National Fisherman

BOSTON — After more than five years of having its practices audited by outside observers, Maine's lobster industry officially has achieved a status that it hopes will help boost demand and prices for its product.

Maine Gov. Paul LePage, attending the annual International Boston Seafood Show, announced Sunday that the industry has been certified as "sustainable" by the London-based Marine Stewardship Council.

According to a prepared statement released by state officials, MSC certification of Maine's iconic lobster industry is expected to help with a new marketing push for the industry.

"The Marine Stewardship Council is the premier international certification program for wild-capture fisheries," Maine Department of Marine Resources officials wrote in the statement. "MSC certification is the only seafood certification program that meets all the major international standards on sustainable fishing, ecosystem protection, and eco-labeling. Currently, more than 100 fisheries worldwide are MSC certified."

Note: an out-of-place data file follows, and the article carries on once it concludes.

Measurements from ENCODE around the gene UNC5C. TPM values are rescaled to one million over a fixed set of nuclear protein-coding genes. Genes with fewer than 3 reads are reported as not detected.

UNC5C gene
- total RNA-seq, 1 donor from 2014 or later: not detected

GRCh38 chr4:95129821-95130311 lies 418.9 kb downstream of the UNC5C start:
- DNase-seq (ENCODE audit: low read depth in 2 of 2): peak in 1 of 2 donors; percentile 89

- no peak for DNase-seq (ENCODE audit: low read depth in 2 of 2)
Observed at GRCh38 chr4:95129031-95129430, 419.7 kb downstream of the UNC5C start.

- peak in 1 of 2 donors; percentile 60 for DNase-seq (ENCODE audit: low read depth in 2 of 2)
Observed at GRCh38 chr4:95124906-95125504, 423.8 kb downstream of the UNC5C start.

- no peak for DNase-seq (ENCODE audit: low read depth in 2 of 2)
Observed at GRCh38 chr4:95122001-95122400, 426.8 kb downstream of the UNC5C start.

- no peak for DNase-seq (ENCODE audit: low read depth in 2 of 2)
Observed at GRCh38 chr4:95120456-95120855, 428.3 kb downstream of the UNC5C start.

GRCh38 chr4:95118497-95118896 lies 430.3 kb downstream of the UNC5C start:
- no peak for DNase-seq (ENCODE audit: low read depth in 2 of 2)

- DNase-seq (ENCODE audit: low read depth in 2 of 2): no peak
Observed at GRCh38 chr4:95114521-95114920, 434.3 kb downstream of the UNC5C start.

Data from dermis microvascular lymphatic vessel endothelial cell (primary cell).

Read the full story at Bangor Daily News>>

National Fisherman Live

National Fisherman Live: 3/10/15

In this episode, Online Editor Leslie Taylor talks with Mike McLouglin, vice president of Dunlop Industrial and Protective Footwear.

National Fisherman Live: 2/24/15

In this episode:

March date set for disaster aid dispersal
Oregon LNG project could disrupt fishing
NOAA tweaks gear marking requirement
N.C. launches first commercial/recreational dock
Spiny lobster traps limits not well received

Inside the Industry

It is with great sadness that Furuno USA announced the passing of industry veteran and long-time Furuno employee, Ed Davis, on April 30.
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Alaska Gov. Bill Walker is required by state statute to appoint someone to the Board of Fisheries by today, Tuesday, May 19. However, his efforts to fill the seat have gone unfulfilled since he took office in January. The seven-member board serves as an in-state fishery management council for fisheries in state waters.

The resignation of Walker’s director of Boards and Commissions, Karen Gillis, fanned the flames of controversy late last week.

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